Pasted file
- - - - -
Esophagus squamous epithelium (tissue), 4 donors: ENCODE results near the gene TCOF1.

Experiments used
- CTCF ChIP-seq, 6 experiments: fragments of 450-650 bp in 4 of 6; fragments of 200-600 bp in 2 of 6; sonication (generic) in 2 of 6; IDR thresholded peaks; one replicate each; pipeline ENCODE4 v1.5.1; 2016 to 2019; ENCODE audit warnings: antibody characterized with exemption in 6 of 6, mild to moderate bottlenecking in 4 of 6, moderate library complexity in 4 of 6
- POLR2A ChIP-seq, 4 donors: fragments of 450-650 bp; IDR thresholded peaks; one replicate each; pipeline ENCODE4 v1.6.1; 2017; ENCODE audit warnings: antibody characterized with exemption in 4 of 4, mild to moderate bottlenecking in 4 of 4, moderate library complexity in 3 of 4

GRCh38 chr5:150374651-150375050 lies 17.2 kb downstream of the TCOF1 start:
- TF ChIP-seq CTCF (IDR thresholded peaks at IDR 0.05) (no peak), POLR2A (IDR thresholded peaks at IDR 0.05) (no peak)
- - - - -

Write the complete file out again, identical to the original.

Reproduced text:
Esophagus squamous epithelium (tissue), 4 donors: ENCODE results near the gene TCOF1.

Experiments used
- CTCF ChIP-seq, 6 experiments: fragments of 450-650 bp in 4 of 6; fragments of 200-600 bp in 2 of 6; sonication (generic) in 2 of 6; IDR thresholded peaks; one replicate each; pipeline ENCODE4 v1.5.1; 2016 to 2019; ENCODE audit warnings: antibody characterized with exemption in 6 of 6, mild to moderate bottlenecking in 4 of 6, moderate library complexity in 4 of 6
- POLR2A ChIP-seq, 4 donors: fragments of 450-650 bp; IDR thresholded peaks; one replicate each; pipeline ENCODE4 v1.6.1; 2017; ENCODE audit warnings: antibody characterized with exemption in 4 of 4, mild to moderate bottlenecking in 4 of 4, moderate library complexity in 3 of 4

GRCh38 chr5:150374651-150375050 lies 17.2 kb downstream of the TCOF1 start:
- TF ChIP-seq CTCF (IDR thresholded peaks at IDR 0.05) (no peak), POLR2A (IDR thresholded peaks at IDR 0.05) (no peak)